Statutes that were not good


In The Book of Ezekiel, Chapter 20 Verse 25 states:

  Therefore I gave them statutes that were not good, and ordinances through which they could not live.    

Please explain.


The NAB offers the following footnote:

I gave them statutes that were not good: because Israel rejected the Lord’s life-giving laws, he “gave” laws (e.g., the sacrifice of every firstborn) that would lead only to death and destruction. Dt 12:29–31; Jer 7:31; 19:4–5 may address a popular assumption that the Lord accepted and perhaps required child sacrifice, especially as evidence of great trust during national emergencies (2 Kgs 3:27; Mi 6:7). By combining language from Ex 22:28 with the vocabulary of child sacrifice, Ezekiel suggests that firstborn sons were regularly sacrificed in Israel.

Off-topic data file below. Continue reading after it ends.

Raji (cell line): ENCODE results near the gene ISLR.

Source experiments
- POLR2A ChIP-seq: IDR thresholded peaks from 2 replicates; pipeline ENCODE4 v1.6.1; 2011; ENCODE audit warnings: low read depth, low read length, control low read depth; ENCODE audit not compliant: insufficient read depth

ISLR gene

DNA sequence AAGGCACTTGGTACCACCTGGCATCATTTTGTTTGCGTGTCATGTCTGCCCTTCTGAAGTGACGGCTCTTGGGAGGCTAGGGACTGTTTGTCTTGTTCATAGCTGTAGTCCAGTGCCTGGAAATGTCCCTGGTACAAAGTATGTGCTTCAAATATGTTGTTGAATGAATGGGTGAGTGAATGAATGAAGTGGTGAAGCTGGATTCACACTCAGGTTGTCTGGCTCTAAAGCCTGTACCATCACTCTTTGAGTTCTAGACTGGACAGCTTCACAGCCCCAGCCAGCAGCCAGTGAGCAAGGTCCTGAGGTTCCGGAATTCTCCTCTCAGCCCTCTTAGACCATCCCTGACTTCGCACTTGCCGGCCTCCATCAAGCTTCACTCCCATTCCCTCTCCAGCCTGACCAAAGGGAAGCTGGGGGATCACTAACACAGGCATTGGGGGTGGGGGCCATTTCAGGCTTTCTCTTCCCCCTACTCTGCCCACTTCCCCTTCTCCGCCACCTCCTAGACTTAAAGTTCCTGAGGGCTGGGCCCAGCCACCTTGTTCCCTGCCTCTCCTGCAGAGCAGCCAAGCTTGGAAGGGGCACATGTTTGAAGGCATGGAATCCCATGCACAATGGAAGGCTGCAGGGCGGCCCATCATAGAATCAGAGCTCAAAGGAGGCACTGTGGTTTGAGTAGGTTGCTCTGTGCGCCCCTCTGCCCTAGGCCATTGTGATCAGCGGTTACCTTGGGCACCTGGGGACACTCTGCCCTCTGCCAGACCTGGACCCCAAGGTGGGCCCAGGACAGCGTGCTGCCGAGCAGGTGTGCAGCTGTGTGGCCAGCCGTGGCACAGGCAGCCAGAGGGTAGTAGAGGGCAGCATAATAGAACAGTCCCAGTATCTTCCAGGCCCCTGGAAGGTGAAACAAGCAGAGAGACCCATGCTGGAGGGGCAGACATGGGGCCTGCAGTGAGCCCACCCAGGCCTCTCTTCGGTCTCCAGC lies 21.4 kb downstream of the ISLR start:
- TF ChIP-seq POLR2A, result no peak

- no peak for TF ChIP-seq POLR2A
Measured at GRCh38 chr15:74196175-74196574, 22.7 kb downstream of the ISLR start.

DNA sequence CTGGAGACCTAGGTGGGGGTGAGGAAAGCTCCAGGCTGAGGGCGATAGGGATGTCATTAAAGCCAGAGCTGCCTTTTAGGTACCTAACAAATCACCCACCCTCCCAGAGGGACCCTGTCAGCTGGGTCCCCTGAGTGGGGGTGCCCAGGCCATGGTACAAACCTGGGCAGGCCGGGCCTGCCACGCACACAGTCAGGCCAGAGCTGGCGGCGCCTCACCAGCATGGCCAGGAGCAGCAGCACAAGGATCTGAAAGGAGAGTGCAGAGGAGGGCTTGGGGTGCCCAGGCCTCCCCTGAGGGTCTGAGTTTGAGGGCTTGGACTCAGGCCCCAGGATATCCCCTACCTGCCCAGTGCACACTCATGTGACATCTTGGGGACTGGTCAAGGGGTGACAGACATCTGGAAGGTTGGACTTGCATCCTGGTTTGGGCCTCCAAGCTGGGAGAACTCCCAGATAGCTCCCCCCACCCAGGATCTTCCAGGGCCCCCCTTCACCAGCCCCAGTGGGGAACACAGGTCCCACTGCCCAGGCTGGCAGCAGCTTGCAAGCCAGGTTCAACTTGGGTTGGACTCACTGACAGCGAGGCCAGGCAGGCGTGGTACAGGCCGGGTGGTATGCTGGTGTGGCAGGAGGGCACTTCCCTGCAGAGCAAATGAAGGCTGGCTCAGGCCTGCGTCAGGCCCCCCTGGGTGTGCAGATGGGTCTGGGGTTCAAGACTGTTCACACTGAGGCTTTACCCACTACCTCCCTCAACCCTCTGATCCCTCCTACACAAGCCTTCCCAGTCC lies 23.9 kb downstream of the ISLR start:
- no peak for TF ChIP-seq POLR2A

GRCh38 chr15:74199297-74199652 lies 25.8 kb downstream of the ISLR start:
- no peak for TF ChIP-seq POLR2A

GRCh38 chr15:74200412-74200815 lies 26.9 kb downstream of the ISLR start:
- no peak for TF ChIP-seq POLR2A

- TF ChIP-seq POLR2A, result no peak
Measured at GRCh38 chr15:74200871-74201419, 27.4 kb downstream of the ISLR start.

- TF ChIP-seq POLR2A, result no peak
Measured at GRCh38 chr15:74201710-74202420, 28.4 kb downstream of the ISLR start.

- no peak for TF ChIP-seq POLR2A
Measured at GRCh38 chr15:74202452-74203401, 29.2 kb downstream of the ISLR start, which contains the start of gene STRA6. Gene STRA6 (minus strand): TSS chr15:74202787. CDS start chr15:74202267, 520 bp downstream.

I think I’d offer that, at that point in time, they didn’t understand the distinction between ‘primary’ and ‘secondary’ causation. For them at this time, every thing was caused directly by God – if not, then it undercut the belief in God’s sovereignty. So, they believed that everything that happened, was caused directly and intentionally by God. By this way of thinking, even things that we (today) would consider as not being caused by God would be things that they’d say were His direct action.

Ezekiel 20 is harsh – God says, over and over again, that He wished His people to follow His law, but they refused. Finally, then, he allowed them to reap the effects of their actions. Are these actions, in fact, God’s will? Of course not: “By offering your gifts, by making your children pass through the fire, you defile yourselves with all your idols even to this day.” These actions defile the people – and they are the actions performed with idols, not with God.


Perhaps it’s another way of saying he allowed them to have statutes/ordinances that were not good.


Opps. I thought the title was “Statues that were not good”. :smiley:


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